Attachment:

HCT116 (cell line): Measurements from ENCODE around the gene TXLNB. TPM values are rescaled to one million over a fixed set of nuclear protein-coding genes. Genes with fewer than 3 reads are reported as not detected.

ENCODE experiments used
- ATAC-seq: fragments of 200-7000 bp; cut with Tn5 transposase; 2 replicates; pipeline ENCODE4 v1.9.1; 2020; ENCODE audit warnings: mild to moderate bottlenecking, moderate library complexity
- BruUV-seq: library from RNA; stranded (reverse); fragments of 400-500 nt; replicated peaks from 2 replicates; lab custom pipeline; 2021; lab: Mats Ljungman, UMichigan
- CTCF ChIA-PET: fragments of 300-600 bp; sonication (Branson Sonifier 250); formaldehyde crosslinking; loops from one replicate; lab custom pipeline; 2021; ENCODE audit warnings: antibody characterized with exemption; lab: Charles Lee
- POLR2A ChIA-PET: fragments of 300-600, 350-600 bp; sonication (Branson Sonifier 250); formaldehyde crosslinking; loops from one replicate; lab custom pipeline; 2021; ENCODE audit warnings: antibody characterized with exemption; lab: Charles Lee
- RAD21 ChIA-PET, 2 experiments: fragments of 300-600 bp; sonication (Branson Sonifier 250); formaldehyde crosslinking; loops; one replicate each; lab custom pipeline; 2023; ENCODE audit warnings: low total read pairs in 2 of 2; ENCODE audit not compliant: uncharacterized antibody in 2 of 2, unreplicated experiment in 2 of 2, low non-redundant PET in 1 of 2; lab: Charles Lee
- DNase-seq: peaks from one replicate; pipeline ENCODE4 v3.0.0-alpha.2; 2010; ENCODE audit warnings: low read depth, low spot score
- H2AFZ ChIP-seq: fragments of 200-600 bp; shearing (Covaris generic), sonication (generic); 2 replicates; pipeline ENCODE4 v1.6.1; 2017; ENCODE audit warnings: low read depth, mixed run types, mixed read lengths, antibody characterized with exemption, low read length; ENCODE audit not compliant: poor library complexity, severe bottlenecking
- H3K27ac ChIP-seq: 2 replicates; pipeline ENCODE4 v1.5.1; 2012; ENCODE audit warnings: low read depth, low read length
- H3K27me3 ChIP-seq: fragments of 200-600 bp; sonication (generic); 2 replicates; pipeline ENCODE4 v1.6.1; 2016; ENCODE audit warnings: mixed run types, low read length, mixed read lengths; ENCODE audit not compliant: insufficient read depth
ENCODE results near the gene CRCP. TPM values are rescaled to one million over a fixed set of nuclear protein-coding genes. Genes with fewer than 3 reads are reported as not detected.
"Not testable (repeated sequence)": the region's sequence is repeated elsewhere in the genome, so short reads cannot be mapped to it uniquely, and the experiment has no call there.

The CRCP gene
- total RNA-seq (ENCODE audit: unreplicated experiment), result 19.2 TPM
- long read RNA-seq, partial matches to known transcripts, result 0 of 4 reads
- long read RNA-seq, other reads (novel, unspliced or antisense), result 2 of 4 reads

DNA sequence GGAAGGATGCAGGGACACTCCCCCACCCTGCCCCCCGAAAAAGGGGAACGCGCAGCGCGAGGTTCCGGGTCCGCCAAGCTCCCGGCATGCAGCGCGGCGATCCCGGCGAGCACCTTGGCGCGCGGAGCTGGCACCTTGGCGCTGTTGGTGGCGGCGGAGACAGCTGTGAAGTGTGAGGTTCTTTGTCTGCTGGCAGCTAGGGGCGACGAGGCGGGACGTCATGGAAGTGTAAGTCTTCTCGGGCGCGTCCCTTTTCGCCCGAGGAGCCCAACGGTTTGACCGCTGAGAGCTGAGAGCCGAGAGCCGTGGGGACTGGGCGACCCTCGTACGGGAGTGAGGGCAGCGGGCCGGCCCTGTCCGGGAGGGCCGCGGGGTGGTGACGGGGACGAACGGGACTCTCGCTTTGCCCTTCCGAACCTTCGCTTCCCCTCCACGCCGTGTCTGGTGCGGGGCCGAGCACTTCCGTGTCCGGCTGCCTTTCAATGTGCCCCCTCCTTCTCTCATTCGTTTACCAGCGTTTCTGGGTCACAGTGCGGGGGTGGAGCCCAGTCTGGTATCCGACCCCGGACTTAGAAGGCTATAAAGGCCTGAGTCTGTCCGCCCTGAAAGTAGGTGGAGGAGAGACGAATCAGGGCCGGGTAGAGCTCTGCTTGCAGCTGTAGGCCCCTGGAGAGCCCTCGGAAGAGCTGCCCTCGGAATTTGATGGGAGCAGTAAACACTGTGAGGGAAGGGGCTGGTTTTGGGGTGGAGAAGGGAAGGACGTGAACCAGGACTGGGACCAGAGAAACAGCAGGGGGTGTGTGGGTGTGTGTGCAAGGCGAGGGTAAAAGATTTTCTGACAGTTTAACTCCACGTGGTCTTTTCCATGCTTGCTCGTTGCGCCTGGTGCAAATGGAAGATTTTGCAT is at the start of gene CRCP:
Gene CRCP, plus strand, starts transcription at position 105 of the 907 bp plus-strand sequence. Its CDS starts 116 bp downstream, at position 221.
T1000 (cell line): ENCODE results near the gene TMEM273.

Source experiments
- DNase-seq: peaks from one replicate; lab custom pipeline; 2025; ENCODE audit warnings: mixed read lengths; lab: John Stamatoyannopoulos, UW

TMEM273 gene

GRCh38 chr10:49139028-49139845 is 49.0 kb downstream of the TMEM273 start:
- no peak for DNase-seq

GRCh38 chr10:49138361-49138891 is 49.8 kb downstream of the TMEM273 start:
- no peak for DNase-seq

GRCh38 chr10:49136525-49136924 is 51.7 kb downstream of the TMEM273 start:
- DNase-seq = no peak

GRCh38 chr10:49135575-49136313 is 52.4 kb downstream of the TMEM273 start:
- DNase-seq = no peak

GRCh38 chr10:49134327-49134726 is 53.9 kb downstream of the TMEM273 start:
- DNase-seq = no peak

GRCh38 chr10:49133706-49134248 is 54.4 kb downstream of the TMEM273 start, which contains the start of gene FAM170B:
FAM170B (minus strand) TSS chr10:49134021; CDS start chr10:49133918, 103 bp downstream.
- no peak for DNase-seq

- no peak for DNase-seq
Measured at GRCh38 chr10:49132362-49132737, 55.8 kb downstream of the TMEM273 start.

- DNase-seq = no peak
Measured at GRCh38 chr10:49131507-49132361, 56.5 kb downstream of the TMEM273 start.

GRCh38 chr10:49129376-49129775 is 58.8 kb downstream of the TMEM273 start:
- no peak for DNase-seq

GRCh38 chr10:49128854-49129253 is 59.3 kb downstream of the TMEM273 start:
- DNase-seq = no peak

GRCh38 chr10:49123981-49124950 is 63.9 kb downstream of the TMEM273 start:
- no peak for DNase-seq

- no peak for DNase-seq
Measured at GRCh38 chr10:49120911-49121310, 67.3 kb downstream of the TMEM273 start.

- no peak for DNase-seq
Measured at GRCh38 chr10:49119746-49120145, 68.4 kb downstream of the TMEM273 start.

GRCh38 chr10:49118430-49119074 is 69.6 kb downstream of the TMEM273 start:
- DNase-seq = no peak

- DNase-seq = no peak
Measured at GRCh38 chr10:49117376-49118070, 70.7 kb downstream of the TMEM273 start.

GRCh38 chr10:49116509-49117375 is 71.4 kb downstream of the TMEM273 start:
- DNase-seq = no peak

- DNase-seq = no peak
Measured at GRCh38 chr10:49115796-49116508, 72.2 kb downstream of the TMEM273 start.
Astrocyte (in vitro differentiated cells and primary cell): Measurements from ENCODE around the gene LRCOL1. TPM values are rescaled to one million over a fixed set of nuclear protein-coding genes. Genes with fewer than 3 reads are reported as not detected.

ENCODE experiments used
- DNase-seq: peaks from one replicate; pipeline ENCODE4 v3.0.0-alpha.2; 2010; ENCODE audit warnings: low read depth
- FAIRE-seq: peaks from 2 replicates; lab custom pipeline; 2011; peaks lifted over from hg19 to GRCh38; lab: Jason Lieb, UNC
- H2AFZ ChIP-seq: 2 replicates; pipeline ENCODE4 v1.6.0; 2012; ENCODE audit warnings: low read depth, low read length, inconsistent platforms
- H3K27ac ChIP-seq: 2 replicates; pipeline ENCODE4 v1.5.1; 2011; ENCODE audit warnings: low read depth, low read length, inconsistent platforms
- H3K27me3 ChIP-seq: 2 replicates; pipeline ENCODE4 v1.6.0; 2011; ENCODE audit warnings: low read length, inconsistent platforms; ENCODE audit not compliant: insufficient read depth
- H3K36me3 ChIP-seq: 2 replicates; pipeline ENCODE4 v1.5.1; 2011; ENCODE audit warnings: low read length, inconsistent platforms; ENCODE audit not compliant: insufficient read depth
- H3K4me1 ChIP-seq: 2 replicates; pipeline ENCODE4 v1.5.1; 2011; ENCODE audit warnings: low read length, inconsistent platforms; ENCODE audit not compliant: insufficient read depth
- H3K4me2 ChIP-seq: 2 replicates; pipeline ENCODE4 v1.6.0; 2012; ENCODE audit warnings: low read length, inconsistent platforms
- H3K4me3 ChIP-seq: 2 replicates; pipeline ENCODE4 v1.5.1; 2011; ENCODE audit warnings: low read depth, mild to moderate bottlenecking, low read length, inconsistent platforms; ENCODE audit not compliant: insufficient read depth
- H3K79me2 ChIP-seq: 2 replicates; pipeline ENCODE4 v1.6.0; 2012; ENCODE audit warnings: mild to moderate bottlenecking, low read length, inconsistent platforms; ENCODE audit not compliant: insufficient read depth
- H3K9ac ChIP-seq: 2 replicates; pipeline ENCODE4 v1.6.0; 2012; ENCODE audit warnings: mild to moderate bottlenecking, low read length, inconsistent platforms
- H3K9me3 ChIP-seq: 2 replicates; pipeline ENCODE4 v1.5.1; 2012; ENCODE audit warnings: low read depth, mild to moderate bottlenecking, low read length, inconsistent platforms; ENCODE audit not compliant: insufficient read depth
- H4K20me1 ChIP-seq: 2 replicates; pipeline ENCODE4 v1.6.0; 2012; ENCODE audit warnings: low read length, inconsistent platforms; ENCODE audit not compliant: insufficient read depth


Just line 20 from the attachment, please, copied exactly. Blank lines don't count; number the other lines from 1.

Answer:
T1000 (cell line): ENCODE results near the gene TMEM273.